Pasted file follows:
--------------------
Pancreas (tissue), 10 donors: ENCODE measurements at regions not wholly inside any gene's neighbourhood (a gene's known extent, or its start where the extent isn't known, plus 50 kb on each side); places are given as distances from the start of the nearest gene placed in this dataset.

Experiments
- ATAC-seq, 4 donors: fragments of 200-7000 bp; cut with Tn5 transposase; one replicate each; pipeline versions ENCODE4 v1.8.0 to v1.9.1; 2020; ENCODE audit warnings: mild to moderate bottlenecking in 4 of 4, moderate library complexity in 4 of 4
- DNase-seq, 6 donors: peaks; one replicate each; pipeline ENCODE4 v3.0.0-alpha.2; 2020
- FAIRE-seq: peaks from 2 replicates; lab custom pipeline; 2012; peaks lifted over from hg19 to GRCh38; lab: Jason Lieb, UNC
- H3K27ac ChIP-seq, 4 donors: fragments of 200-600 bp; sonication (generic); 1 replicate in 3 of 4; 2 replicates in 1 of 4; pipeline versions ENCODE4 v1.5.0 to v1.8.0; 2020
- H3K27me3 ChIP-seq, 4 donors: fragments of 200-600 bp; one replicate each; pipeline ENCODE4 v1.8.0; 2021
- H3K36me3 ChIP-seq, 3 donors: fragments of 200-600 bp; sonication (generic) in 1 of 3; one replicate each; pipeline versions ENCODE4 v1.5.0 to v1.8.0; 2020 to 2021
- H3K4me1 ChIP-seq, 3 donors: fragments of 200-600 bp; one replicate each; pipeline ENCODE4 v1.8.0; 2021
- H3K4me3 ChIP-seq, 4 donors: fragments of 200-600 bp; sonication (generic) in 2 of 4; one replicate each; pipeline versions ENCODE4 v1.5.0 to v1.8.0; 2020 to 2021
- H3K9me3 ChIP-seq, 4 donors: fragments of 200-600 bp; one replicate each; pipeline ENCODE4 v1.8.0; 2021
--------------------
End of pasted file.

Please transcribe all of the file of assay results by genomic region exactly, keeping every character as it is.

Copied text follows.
Pancreas (tissue), 10 donors: ENCODE measurements at regions not wholly inside any gene's neighbourhood (a gene's known extent, or its start where the extent isn't known, plus 50 kb on each side); places are given as distances from the start of the nearest gene placed in this dataset.

Experiments
- ATAC-seq, 4 donors: fragments of 200-7000 bp; cut with Tn5 transposase; one replicate each; pipeline versions ENCODE4 v1.8.0 to v1.9.1; 2020; ENCODE audit warnings: mild to moderate bottlenecking in 4 of 4, moderate library complexity in 4 of 4
- DNase-seq, 6 donors: peaks; one replicate each; pipeline ENCODE4 v3.0.0-alpha.2; 2020
- FAIRE-seq: peaks from 2 replicates; lab custom pipeline; 2012; peaks lifted over from hg19 to GRCh38; lab: Jason Lieb, UNC
- H3K27ac ChIP-seq, 4 donors: fragments of 200-600 bp; sonication (generic); 1 replicate in 3 of 4; 2 replicates in 1 of 4; pipeline versions ENCODE4 v1.5.0 to v1.8.0; 2020
- H3K27me3 ChIP-seq, 4 donors: fragments of 200-600 bp; one replicate each; pipeline ENCODE4 v1.8.0; 2021
- H3K36me3 ChIP-seq, 3 donors: fragments of 200-600 bp; sonication (generic) in 1 of 3; one replicate each; pipeline versions ENCODE4 v1.5.0 to v1.8.0; 2020 to 2021
- H3K4me1 ChIP-seq, 3 donors: fragments of 200-600 bp; one replicate each; pipeline ENCODE4 v1.8.0; 2021
- H3K4me3 ChIP-seq, 4 donors: fragments of 200-600 bp; sonication (generic) in 2 of 4; one replicate each; pipeline versions ENCODE4 v1.5.0 to v1.8.0; 2020 to 2021
- H3K9me3 ChIP-seq, 4 donors: fragments of 200-600 bp; one replicate each; pipeline ENCODE4 v1.8.0; 2021